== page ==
Recently Brian and I were delivering our Anti-Harassment and Bullying in the Workplace series to a number of organisations across the state, when one of the participants told us a story that shocked us both.
In this case his son, let’s call him Peter, was in the break room eating his smoko when the managing director approached him and his colleagues. He asks Peter “What’s that you’re eating”? Peter replied, “It’s yoghurt sir”. The managing director replied, “Only p**fters eat yoghurt, are you a p**fter boy”. For the rest of the week every time the Managing Director saw Peter he would refer to him using the same derogative slur.
As Peter’s dad told this story both Brian and I became enraged. How could this behaviour still be allowed to continue in the workplace? How is it that in 2018 this is still going on and worse still, coming from the person charged with running the business.
Over the past few years there have been a number of high profile bullying and harassment cases that have put a spotlight on this very issue. One case that still sends chills down my spine is that of Christine Hodder, a NSW Ambulance officer in Cowra and a mother of her three-year-old daughter. She was subjected to years of abuse before she hanged herself on her child’s swing in April, 2005. There is also the case of Brodie Panlock a 19-year-old waitress who was subjected to constant verbal and physical harassment at work from her manager and other staff members. She had fish oil poured over her and humiliated in front of customers. After 18 months she saw no other option than to jump from the top of a multilevel car-park in Hawthorn, dying three days later.
Whilst there are clear expectations for employers, leaders and employees around what’s appropriate, how to deal with and investigate allegations of inappropriate behaviour, from my experience many don’t understand how everyone from the board of directors down, can be held personally liable for not only their behaviour, but also their inaction.
In a workplace bullying and harassment case the onus of proof is different to that of a criminal case. For example, if one day a colleague of yours abuses and intimates you, and there were no witnesses, then in a criminal court you would need to prove “Beyond a reasonable doubt” that this actually happened. This would be difficult to prove because it becomes a he said she said debate thus making it almost impossible to prove. However, in a workplace court, the onus of proof is a lot lower and is based on the “Balance of probabilities”. This means that if the judge was to ask others in the workplace, has that person ever abused you or anyone else? Is that the way they deal with people? If the general response was yes, this is the way they operate, then the judge may well rule that on the “balance of probabilities” this event happened and find them liable.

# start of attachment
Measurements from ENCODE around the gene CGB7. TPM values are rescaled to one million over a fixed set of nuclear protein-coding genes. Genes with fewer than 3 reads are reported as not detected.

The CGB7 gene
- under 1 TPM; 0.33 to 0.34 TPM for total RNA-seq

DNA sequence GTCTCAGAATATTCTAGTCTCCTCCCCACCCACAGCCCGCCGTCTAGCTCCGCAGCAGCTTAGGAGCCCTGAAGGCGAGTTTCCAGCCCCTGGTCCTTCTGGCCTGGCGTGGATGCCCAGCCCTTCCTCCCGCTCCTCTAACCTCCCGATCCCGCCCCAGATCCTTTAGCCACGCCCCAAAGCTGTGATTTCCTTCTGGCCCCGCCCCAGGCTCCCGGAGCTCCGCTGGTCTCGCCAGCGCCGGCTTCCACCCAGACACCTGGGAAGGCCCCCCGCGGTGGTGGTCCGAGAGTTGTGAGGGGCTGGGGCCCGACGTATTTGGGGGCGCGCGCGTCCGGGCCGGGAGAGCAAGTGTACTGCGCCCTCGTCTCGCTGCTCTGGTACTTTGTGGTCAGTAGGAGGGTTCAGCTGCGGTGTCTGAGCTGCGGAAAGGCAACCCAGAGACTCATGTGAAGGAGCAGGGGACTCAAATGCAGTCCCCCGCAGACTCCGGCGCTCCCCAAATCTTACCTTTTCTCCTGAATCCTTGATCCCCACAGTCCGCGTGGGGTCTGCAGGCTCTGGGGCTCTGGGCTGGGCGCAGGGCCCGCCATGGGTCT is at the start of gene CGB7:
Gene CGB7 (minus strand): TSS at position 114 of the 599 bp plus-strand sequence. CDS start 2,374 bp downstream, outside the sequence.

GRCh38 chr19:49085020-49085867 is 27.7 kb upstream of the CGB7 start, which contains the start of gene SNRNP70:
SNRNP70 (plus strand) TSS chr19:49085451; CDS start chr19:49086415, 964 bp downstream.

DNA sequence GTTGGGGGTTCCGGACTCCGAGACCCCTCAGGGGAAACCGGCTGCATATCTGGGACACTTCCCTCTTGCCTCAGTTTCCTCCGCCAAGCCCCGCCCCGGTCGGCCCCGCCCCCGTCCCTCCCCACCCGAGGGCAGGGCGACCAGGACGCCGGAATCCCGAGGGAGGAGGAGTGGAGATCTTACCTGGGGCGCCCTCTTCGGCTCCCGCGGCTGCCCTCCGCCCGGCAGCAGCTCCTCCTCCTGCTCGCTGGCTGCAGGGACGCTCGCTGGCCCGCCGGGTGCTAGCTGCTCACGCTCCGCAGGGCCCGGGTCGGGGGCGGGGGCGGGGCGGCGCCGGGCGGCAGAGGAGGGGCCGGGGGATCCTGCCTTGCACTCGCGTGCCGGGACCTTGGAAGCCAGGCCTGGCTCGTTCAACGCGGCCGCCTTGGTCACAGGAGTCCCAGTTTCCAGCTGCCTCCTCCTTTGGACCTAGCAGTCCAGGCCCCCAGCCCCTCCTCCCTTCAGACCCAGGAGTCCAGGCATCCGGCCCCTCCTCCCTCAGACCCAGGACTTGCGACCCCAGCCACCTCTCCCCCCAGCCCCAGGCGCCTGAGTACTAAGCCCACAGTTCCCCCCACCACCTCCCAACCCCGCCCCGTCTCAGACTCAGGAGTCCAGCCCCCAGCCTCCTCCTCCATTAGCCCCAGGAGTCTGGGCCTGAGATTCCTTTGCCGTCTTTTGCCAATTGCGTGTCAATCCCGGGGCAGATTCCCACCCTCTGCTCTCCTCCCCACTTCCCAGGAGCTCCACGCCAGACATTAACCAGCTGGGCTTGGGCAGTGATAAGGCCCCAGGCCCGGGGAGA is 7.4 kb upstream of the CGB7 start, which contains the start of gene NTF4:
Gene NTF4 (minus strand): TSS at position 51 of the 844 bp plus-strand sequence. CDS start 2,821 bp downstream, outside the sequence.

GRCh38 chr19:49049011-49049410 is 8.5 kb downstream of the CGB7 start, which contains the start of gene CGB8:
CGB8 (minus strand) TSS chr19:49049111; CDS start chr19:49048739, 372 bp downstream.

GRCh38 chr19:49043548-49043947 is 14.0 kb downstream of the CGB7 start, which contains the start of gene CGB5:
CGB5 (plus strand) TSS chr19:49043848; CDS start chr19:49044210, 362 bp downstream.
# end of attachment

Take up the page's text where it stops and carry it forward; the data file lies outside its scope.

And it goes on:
In a workplace case as is in most civil cases there are three levels of liability:
- Direct Liability – This is where the individual is held to be personally liable for acts of bullying or harassment.
- Accessory Liability – This applies where the company, leaders or an employee is seen to directly or indirectly encourage, condone or permit behaviour that could be deemed to be unlawful.
- Vicarious Liability – Refers to the idea that a company and its managers are held to be ultimately responsible for the actions of employees, even when they are unaware that the inappropriate behaviours are occurring.
Back to Peter’s example, it’s likely that the Managing Director would be Directly Liable for his actions towards Peter and could be made to pay damages as the judge sees fit. Those who witnessed this event and did not report it or raise it through the appropriate channels could be found to be Accessorily Liable. Finally, the company and its Board of Directors or Senior leadership group, could in fact be held Vicariously Liable as they may not have taken all reasonable steps to prevent the bullying or harassing behaviour from occurring in their workplace.
There are a number of cases where because the behaviours of one person being allowed to go unchecked, have ended up costing the business, leaders and other employees dearly.
For businesses, leaders and HR Professionals, I would recommend that you:
- Have a good understanding of your obligations under the legislation.
- When dealing with allegations of bullying and harassment, you follow your policies and procedures to the letter.
- Create and embed an inclusive culture where people feel safe and confident to raise issues as they arise.
- Build awareness through your induction programs or annual refreshers about what bullying and harassment is and their individual responsibility.
- Treat all allegations seriously, using the principles of natural justice and within reasonable time frames.
The costs of bullying and harassment within the workplace is not just about the dollars. It’s also about the impact on the people involved, the time spent dealing with allegations and reputational damage to the business. When businesses, leaders and employees recognise the value of an inclusive and safe workplace, profits sore, unplanned leave and staff turnover reduces and employee engagement increases. Only good things can come from creating a culture that calls out behaviour like that of the Managing Director that Peter had to deal with. In Peter’s case he was able to leave soon after and get a better job where he was respected, but not everyone is that lucky.
If you want to know more about our Anti-Harassment and Workplace Bullying programs for staff and leaders, why don’t you organise a time to meet with Scott to discuss your specific workplace needs let him customise a program just for your business.
Note: If you or someone you know is thinking about suicide get help immediately. Choose life not suicide. Call Lifeline 13 11 14 or 000 if life is in danger